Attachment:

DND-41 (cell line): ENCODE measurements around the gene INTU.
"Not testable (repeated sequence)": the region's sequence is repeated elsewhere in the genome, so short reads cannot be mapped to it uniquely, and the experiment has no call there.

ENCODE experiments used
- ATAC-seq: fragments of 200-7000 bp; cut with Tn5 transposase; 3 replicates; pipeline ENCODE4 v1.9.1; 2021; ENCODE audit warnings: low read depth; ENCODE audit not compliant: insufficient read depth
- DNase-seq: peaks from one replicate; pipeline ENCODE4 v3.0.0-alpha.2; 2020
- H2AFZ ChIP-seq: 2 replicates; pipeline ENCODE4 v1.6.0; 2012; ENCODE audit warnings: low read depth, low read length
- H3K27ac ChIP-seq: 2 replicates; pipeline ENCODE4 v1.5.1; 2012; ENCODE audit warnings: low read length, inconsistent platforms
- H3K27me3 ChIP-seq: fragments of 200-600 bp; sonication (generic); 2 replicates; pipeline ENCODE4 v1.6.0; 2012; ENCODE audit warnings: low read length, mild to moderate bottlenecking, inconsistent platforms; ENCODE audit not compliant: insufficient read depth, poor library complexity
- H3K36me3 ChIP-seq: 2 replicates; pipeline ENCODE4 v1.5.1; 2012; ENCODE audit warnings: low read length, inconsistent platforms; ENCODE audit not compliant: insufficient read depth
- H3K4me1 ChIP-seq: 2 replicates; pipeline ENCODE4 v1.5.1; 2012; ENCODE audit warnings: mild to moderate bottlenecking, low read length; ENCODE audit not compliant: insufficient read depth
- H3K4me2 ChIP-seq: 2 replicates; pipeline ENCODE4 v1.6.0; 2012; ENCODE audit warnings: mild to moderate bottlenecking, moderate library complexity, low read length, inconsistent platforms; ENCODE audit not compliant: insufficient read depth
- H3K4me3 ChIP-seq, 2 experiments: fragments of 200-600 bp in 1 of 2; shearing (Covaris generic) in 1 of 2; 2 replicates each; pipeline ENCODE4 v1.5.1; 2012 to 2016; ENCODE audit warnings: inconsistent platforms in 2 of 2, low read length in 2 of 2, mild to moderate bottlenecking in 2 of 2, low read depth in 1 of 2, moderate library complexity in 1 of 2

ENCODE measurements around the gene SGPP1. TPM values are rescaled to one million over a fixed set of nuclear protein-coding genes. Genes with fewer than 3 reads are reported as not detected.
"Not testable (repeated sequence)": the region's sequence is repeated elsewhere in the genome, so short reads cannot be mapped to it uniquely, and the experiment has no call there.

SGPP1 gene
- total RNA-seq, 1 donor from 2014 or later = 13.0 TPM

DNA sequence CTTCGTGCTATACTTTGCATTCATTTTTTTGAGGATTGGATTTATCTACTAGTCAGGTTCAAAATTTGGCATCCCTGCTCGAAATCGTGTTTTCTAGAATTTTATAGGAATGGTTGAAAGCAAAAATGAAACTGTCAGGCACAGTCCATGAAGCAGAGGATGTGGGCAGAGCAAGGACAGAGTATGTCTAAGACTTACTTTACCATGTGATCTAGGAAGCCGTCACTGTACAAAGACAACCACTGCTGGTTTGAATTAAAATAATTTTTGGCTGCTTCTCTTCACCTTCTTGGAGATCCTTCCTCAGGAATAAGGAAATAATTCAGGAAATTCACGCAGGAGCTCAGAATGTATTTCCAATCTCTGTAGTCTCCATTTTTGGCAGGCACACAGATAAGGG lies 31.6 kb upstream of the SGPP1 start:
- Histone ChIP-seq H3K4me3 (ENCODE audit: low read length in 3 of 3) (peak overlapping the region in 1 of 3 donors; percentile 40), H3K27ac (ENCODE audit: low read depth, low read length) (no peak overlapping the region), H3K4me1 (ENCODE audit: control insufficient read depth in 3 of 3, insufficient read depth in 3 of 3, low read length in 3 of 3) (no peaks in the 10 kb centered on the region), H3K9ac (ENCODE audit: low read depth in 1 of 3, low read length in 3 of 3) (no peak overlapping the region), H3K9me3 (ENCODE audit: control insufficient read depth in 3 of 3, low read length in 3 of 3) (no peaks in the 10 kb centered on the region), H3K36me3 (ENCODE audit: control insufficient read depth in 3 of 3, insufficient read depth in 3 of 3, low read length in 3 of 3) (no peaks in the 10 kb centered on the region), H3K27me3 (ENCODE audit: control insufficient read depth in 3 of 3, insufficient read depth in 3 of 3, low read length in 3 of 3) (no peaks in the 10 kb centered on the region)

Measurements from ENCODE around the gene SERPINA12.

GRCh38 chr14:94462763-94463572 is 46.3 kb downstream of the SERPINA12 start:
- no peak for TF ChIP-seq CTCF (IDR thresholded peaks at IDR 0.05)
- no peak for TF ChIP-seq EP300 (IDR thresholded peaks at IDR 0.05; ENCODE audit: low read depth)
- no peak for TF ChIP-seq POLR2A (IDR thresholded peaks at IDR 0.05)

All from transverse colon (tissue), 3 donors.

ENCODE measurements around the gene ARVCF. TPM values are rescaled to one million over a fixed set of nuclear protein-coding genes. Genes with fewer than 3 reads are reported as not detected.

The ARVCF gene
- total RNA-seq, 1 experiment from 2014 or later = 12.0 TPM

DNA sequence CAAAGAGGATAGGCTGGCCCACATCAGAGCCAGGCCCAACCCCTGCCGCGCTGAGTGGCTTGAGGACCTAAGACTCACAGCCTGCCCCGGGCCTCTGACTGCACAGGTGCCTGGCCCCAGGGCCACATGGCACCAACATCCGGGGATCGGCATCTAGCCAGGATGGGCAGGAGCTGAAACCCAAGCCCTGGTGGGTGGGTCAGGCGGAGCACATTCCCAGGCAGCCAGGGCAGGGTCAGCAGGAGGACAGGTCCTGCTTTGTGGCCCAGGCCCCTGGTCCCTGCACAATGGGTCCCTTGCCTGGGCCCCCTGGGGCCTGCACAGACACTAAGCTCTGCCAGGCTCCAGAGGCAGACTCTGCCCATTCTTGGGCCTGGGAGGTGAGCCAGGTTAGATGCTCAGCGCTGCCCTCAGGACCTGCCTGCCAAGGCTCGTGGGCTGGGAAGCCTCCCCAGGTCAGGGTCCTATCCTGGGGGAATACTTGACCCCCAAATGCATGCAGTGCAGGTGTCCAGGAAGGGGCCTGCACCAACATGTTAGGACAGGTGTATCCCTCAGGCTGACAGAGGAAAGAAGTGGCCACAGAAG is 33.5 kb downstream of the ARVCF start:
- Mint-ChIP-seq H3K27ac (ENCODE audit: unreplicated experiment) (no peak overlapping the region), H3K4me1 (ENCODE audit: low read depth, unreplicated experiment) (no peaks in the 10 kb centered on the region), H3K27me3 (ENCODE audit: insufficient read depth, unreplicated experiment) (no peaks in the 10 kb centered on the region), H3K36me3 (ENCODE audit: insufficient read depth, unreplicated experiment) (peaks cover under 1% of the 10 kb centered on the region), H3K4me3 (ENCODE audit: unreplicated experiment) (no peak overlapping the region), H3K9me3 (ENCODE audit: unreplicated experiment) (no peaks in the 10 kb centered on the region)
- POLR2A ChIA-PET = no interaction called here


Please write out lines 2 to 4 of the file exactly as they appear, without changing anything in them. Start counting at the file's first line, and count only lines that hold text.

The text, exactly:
"Not testable (repeated sequence)": the region's sequence is repeated elsewhere in the genome, so short reads cannot be mapped to it uniquely, and the experiment has no call there.

ENCODE experiments used
- ATAC-seq: fragments of 200-7000 bp; cut with Tn5 transposase; 3 replicates; pipeline ENCODE4 v1.9.1; 2021; ENCODE audit warnings: low read depth; ENCODE audit not compliant: insufficient read depth